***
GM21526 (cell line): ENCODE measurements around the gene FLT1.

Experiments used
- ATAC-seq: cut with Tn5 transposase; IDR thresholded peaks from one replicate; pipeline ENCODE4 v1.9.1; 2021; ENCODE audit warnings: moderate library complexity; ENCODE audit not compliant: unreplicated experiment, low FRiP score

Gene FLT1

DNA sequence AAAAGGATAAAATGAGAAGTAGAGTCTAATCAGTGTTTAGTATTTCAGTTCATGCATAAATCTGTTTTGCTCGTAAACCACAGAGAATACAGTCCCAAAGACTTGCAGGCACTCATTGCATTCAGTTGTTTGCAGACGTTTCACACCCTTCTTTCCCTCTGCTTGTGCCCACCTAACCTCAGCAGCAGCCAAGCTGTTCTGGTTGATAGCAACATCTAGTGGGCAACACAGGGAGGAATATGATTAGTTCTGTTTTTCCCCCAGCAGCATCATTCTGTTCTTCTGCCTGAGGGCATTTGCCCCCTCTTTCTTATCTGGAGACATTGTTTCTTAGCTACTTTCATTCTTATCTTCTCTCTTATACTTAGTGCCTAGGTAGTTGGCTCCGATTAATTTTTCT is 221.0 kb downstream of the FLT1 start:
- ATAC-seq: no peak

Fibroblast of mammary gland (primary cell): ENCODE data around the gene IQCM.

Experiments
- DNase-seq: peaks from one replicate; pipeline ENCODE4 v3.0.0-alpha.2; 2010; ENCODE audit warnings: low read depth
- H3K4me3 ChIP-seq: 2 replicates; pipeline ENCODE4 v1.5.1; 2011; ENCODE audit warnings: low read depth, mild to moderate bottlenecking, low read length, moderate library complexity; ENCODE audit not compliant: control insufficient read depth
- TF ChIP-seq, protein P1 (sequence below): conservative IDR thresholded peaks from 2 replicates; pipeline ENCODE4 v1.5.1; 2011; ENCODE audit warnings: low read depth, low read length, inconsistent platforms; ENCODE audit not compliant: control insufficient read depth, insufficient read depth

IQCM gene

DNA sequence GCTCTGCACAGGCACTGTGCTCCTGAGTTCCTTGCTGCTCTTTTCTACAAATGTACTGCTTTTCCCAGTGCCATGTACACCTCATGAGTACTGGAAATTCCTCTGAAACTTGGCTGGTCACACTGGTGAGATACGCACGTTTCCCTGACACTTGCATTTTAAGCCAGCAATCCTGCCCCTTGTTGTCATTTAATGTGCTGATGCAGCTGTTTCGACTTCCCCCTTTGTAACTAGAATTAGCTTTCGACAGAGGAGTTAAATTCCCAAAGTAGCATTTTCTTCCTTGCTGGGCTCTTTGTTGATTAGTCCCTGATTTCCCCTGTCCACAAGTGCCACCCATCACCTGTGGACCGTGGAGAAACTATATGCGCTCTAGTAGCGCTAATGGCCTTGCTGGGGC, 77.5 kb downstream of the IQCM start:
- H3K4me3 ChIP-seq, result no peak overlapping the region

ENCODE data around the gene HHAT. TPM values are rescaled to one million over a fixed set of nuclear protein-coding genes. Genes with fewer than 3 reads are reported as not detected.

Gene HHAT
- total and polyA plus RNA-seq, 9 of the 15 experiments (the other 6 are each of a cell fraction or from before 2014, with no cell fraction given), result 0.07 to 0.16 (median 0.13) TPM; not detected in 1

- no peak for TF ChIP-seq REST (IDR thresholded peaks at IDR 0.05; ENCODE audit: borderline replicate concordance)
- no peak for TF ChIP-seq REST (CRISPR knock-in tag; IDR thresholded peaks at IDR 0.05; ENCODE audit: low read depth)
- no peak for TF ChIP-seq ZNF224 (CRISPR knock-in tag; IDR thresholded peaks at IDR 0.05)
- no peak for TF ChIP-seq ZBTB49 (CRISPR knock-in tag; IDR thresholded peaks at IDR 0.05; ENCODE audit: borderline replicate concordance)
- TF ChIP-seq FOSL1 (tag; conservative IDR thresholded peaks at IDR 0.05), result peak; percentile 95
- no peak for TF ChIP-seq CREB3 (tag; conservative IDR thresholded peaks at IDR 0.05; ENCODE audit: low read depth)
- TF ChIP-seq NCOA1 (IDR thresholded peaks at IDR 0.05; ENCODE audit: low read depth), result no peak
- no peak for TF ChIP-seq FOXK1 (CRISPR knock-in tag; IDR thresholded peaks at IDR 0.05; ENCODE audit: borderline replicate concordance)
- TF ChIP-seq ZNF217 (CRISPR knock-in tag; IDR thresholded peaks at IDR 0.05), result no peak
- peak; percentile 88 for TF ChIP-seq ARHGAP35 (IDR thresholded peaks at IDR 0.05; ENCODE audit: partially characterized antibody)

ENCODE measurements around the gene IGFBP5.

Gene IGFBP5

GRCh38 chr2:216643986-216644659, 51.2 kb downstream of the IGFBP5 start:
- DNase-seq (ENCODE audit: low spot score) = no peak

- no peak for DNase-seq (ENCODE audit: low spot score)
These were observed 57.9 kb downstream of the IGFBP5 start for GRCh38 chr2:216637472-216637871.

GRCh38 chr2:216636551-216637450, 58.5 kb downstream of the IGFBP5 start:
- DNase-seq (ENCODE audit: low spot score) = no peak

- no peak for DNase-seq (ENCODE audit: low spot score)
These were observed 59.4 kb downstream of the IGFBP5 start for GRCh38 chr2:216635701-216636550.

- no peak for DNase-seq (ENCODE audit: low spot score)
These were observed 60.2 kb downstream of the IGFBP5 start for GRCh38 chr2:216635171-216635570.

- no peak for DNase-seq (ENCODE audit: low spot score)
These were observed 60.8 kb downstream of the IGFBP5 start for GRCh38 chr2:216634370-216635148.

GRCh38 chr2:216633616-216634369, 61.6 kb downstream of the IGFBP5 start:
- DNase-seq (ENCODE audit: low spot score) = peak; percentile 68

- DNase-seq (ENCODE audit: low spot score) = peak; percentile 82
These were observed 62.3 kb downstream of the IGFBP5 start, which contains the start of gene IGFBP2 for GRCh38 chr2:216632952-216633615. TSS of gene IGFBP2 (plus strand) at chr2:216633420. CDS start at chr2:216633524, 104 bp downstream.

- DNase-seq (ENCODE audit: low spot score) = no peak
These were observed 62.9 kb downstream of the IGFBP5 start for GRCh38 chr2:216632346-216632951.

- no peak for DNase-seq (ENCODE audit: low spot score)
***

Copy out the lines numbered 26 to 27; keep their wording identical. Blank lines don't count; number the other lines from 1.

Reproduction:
- TF ChIP-seq ZNF217 (CRISPR knock-in tag; IDR thresholded peaks at IDR 0.05), result no peak
- peak; percentile 88 for TF ChIP-seq ARHGAP35 (IDR thresholded peaks at IDR 0.05; ENCODE audit: partially characterized antibody)